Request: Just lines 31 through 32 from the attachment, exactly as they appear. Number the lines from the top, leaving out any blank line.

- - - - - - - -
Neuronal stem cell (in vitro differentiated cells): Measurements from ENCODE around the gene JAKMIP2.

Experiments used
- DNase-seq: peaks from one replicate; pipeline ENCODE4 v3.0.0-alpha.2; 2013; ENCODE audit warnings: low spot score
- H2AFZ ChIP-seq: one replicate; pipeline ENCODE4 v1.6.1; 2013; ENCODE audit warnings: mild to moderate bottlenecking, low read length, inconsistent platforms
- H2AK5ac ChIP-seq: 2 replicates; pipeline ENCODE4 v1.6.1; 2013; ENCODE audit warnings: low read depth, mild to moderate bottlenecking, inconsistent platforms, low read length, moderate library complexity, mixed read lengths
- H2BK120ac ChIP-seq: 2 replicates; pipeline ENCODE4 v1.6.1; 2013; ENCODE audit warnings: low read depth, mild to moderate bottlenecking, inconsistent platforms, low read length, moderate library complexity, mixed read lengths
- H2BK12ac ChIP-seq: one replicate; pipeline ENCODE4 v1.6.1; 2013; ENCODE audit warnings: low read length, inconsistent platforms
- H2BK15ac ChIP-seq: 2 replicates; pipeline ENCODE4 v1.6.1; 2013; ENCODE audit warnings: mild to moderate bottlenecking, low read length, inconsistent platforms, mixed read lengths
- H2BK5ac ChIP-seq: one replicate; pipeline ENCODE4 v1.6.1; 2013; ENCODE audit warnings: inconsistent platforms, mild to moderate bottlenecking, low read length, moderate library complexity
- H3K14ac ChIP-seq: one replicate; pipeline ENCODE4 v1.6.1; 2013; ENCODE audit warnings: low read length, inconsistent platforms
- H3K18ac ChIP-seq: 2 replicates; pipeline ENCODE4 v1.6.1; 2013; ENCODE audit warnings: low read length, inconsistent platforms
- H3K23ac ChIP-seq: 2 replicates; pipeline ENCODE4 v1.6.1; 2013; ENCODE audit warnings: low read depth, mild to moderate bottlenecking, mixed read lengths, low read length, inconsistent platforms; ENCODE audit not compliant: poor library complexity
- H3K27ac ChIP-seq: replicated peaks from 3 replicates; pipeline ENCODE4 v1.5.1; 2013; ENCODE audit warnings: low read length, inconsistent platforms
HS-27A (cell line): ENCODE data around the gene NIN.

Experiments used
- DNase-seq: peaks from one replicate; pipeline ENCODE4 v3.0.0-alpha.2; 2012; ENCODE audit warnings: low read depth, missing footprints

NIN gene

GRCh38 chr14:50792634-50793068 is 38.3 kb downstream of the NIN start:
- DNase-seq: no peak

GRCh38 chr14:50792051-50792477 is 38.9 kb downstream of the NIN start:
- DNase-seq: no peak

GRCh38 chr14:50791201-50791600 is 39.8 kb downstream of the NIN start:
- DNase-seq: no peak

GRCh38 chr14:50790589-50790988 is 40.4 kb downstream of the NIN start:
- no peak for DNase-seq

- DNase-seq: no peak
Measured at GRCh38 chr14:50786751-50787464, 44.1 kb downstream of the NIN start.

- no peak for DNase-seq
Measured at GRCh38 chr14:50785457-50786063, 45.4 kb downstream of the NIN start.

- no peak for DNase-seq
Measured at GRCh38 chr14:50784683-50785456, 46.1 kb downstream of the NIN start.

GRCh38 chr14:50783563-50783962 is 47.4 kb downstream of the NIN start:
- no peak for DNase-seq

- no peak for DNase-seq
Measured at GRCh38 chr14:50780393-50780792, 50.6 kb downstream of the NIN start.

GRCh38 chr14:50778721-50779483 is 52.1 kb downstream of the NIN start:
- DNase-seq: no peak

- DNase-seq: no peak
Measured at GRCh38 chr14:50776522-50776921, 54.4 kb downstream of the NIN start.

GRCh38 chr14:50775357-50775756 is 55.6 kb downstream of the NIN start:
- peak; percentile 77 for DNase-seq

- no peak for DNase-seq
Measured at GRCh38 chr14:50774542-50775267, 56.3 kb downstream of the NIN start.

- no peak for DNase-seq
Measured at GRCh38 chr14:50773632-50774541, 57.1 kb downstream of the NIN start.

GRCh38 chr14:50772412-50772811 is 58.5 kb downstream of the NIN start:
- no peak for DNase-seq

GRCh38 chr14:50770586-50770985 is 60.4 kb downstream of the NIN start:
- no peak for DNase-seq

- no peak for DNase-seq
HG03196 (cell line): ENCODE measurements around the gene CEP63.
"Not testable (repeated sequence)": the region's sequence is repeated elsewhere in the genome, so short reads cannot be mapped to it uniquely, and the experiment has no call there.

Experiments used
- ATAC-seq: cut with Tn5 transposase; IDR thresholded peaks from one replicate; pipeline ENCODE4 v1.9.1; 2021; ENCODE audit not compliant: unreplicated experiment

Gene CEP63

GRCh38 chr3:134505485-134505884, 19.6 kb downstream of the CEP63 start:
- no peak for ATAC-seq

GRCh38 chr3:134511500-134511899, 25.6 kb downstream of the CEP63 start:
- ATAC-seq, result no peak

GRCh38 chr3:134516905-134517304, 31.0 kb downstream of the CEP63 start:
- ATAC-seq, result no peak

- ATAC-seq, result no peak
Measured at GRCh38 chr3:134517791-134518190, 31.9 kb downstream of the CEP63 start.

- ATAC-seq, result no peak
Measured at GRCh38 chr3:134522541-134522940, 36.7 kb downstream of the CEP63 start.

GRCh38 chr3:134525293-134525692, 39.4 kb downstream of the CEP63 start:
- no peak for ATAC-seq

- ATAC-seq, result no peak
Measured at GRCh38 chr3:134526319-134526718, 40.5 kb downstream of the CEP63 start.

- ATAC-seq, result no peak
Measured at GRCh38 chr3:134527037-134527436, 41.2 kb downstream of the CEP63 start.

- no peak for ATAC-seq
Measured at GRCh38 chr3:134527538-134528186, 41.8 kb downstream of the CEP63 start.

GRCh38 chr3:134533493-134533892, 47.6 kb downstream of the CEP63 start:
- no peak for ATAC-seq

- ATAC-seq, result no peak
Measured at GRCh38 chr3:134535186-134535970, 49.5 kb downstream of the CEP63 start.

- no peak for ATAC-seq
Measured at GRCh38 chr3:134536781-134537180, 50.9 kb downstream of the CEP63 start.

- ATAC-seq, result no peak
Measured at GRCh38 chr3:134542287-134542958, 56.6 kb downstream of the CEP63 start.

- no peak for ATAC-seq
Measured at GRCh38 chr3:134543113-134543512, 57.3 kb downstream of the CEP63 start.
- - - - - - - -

Measured at GRCh38 chr14:50784683-50785456, 46.1 kb downstream of the NIN start.

GRCh38 chr14:50783563-50783962 is 47.4 kb downstream of the NIN start: